There are ten basic rules for testifying in court:

  1. Listen to the questions that you are asked. Do not simply hear the question.
  2. Make sure that you fully understand each question that you are asked. If you do not understand the question, ask the attorney to repeat the question in a different way. Do not feel afraid or embarrassed to ask the attorney or judge to rephrase the question.
  3. Only answer the question asked. You should answer only the question asked. It is important to not offer any additional information. For example, if an attorney asks you what time it is, the appropriate answer is to respond with the exact time and that is it.
  4. Take your time to answer the question. It’s okay to take your time to think about the question you are asked. Do not be scared to admit that you need some time to think about the answer.
  5. Do not argue with the attorneys or judge. It is understandable that you may feel like you are getting attacked by the attorneys. It is neither the job of the criminal defense attorney nor the prosecuting attorney to protect the interest of the victim. However, it is important not to argue, so try to remember that the attorneys are there to do a job.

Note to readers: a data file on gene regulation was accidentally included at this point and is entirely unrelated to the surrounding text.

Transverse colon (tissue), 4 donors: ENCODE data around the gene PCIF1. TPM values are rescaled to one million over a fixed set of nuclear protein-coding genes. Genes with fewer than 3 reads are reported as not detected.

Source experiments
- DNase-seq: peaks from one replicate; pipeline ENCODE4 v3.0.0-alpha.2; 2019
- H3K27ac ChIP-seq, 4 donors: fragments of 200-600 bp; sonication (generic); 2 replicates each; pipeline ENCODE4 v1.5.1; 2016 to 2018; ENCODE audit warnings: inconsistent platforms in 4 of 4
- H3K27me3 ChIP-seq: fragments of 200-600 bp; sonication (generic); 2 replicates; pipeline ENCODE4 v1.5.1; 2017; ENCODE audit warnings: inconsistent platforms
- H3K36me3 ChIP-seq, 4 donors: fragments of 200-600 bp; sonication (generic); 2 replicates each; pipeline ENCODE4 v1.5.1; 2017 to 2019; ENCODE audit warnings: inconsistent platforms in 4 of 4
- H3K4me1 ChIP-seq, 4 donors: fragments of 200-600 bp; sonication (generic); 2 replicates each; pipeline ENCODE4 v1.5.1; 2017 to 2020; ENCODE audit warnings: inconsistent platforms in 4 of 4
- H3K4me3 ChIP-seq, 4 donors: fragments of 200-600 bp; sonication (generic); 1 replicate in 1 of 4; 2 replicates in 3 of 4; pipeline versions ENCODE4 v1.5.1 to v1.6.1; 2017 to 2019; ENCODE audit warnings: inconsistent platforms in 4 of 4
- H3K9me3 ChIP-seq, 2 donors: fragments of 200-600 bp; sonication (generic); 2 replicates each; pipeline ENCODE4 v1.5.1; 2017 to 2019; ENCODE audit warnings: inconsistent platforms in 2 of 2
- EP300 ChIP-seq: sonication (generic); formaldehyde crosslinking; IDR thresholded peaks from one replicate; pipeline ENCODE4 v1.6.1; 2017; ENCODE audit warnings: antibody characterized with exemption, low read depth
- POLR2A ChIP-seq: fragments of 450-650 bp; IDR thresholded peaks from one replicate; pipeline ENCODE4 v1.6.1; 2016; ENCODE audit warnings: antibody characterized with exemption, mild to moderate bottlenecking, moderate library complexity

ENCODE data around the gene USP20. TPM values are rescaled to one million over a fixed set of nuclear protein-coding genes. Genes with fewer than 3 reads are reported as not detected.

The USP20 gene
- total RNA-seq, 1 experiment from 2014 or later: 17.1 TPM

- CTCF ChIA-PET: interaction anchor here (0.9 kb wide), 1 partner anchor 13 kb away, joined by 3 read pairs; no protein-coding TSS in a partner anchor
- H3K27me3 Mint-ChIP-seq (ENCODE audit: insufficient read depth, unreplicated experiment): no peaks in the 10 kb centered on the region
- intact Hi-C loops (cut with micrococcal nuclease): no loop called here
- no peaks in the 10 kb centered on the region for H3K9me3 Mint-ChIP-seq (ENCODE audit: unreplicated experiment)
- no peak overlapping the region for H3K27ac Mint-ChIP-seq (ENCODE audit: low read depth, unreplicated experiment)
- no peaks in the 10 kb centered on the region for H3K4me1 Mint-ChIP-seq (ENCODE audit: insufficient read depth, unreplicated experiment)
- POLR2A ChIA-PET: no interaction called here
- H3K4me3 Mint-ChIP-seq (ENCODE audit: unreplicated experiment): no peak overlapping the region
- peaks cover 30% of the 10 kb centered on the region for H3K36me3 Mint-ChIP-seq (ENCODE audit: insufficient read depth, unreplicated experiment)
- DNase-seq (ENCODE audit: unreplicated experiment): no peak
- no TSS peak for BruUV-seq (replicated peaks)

6. Always tell the truth. Although it might seem surprising and shocking, some victims and witnesses lie at trial, despite the fact they are testifying under oath. It is important to be straightforward because the purpose of a trial is to get to the truth.
  7. Do not guess if you do not know the answer. As stated above, the purpose of the trial is to get to the truth. It’s okay to admit that you do not know the answer.
  8. Avoid using absolute statements. Responding in absolutes can reduce the credibility of your testimony. Discuss with a lawyer what you need to say beforehand if you have any concerns.
  9. Arrive on time to court. Being prompt is a sign of respect to the court.
  10. Dress and act appropriately for court. Dress for court as if you were going to church or an important meeting at work.